Five months after the 25 January revolution began, Egyptians have re-occupied Tahrir Square, driven by a growing sense of disillusionment at the ruling Supreme Council of the Armed Forces’ (SCAF) management of the post-revolution transition process.
The protest began with a televised salute for those who died in February, followed by the replaying of a slew of statements by the military leadership in which it repeatedly reasserts its respect for revolution’s martyrs. But for the families of the some 900 who died and the thousands continuing to occupy the square, these gestures remain little more than lip-service.
Prosecutions, reparations, truth-seeking and institutional reform are some of the inseparable and essential elements of transitional justice, but the process in Egypt has so far been piecemeal, incoherent and slow, says Moataz El Fegeiry, the International Center for Transitional Justice’s deputy director for the Middle East and North Africa region.
“Victims feel ignored because their demands have not been satisfactorily met by the government – there has been no genuine effort to provide them with an effective remedy and reparation,” Fegeiry continues.
“The main problem is we lack a holistic approach to deal with justice in transition: Egypt lacks a clear vision for the transitional period. In Tunisia the transitional process is more organized, because civilians consult each other, civil society is consulted, and there is transparency. Here SCAF doesn’t do anything without popular pressure.”
SCAF’s approach to transitional justice has largely been limited to the criminal investigation of regime figures – and even this most fundamental aspect of justice has been a response to intense public pressure.
Former President Hosni Mubarak was charged in April – giving him two months to hide evidence against himself. Last week, four high-profile figures were found innocent of charges against them.
Also last week, the coastal city of Suez erupted in anger when police officers accused of killing protestors during the revolution were released on bail.
“The release of defendants on bail demonstrates that the judge does not feel the evidence is sufficient to order pre-trial detention. Evidence gathered so far will not result in solid convictions,” Fegeiry says.
Lawyer Mohamed Abdel-Aziz of the Al-Nadeem Center for Rehabilitation of Victims of Violence alleges that weak cases are both the result of rushed investigations and drawing-up of charges, and pressure from the Attorney General.
Abdel-Aziz points to the example of the case concerning the killing of protestors in Beheira. Police officers from the coastal town of Rashid were charged despite being completely unconnected with the murders.
The solution, Abdel-Aziz says, is for the court to use its powers under Article 11 of the Criminal Procedures Code, which allows it to perform the investigatory functions of the public prosecution office.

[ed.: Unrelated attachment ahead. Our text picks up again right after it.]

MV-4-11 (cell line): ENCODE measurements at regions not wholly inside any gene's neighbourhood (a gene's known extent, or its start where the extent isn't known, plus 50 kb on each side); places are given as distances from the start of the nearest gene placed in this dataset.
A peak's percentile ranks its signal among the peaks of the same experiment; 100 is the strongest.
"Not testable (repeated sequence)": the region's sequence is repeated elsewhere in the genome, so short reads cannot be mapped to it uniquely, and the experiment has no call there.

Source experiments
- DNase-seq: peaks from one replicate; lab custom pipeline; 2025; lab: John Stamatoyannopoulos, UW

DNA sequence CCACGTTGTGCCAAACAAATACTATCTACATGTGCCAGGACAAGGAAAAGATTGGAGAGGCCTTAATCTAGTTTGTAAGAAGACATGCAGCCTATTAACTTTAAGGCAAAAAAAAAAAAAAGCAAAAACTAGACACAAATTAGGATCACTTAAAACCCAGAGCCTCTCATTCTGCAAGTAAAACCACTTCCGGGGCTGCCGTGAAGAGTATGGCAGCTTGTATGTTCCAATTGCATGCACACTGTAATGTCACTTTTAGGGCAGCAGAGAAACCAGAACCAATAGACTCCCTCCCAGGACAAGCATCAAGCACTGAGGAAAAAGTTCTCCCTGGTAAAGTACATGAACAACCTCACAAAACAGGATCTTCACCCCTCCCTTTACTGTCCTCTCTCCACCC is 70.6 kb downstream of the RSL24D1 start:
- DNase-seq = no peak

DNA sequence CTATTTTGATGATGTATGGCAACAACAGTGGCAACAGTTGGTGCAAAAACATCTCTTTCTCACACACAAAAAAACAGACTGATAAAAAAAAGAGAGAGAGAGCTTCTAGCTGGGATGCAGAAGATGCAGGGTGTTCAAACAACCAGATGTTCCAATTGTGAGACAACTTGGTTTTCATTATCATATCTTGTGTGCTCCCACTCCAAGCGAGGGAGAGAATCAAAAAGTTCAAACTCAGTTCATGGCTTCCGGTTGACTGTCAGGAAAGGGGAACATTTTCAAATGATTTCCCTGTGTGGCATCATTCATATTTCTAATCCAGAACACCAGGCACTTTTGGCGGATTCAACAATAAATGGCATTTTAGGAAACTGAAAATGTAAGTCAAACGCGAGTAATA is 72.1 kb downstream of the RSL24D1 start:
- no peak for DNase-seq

Tahrir protestors have repeatedly called for the removal of the Attorney General – a call Fegeiry supports. “The same attorney general who shielded the government from accountability cannot be expected to prosecute the regime. There is no confidence in the institutions that violated their rights to investigate what happened to them. Confidence-building measures are what are lacking”.
Fegeiry adds that domestic trials, as opposed to international tribunals like those established in Rwanda and Yugoslavia, “are the most difficult and controversial aspect of transitional justice. State institutions in transitional societies are fragile and there is intense power conflict within them.”
This power conflict is acutely apparent in the Interior Ministry, the institution Mubarak turned into his private army to suppress political dissent. Some 1000 people were injured during two days of clashes on 28 and 29 June between protestors and Central Security Forces (CSF), the latter of whom resorted to their favorite tactic: armed civilians deployed to attack protestors.
Last week Interior Minister Mansour al-Essawy announced a “purge” of the police force to come in mid-July, while on Saturday Prime Minister Essam Sharaf announced that all police officers accused of killing protestors will be dismissed from the force. Newspapers reported on Sunday, however, that Essawy has rejected Sharaf’s decision, saying that the Interior Ministry alone will decide how the police officers will be dealt with.
Human rights groups have repeatedly stressed the importance of security sector reform. Consultation sessions with civil society have not translated into the kind of major structural reforms necessary to rehabilitate the police force.
There has been no word from the government about how future police officers will be chosen, nor any indication as to whether current members of the force will be vetted to ensure that their records are clean.
Fegeiry suggests a host of reform measures, including collection and destruction of torture equipment from police stations, the use of international experts to provide training in investigation skills, and the establishment of a fully independent ombudsman office to receive and examine complaints about police violations.
At the start of July, SCAF announced the formation of a fund for relatives of the revolution’s martyrs, but its seemingly myopic vision of justice comes nowhere near the broad definition of reparations in international human rights law.
“The Egyptian government has an obligation to provide victims with reparations. This does not mean just financial compensation,” Fegeiry says, pointing to the example of South Africa, in which apartheid victims were offered psychological and physical rehabilitation, as well as free legal advice.
“The most important thing in providing reparations is providing victims with dignity. They are not taking a gift – it is an obligation, because the damage that occurred to them happened because of the state.”